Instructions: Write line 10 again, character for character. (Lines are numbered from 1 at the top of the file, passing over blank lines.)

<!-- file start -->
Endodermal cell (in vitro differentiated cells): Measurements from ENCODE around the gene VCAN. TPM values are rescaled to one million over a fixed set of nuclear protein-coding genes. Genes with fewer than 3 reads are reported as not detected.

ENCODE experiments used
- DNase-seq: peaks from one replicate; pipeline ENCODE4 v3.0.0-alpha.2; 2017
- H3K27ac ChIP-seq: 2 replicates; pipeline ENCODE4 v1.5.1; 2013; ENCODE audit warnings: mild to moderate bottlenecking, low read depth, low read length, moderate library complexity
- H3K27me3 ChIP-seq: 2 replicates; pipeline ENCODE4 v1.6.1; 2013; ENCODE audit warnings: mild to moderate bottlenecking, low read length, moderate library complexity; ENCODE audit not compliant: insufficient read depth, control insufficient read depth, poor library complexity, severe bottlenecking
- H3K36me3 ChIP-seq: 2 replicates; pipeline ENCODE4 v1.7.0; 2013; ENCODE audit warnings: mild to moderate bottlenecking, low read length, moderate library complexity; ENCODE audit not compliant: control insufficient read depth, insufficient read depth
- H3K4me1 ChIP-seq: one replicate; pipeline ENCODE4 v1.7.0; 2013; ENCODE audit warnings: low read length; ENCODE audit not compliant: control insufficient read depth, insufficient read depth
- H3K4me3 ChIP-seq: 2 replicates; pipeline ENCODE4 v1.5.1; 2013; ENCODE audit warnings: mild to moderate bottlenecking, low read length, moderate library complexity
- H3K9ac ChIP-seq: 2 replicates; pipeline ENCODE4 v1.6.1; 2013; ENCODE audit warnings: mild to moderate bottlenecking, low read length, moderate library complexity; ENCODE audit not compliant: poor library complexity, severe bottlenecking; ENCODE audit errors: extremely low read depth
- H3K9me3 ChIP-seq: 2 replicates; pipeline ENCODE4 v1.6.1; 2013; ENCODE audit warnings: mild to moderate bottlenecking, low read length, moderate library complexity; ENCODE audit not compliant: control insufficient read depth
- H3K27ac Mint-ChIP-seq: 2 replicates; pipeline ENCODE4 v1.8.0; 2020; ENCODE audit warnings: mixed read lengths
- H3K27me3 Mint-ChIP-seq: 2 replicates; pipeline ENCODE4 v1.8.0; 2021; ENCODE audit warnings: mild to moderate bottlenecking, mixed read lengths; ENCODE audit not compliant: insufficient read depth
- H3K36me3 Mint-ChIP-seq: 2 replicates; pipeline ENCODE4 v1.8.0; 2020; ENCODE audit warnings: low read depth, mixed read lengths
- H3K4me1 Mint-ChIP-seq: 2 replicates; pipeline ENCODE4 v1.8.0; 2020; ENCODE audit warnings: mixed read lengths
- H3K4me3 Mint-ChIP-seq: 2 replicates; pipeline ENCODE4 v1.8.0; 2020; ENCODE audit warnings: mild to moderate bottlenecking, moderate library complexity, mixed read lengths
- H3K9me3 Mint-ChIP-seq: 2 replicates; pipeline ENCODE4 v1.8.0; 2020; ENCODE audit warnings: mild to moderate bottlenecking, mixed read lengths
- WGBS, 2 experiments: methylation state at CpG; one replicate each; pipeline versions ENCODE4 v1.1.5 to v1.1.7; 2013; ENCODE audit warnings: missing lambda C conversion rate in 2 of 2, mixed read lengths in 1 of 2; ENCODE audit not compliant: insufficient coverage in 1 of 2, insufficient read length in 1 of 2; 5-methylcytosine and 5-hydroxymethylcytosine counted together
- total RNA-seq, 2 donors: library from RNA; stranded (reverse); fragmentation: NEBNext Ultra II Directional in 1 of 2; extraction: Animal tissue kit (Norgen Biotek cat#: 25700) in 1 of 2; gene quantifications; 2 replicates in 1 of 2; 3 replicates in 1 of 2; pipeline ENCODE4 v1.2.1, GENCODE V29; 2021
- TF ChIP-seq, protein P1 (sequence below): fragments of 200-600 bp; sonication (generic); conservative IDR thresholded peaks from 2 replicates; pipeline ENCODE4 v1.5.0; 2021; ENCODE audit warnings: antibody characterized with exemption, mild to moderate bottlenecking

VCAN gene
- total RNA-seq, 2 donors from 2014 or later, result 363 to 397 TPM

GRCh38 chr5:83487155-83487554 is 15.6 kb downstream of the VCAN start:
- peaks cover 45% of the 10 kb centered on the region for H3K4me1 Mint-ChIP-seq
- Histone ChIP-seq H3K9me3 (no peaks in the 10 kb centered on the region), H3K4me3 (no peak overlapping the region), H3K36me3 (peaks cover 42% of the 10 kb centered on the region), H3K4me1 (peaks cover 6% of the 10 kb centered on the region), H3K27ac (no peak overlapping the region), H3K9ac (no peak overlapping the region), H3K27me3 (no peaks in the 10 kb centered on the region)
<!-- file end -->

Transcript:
- H3K9me3 ChIP-seq: 2 replicates; pipeline ENCODE4 v1.6.1; 2013; ENCODE audit warnings: mild to moderate bottlenecking, low read length, moderate library complexity; ENCODE audit not compliant: control insufficient read depth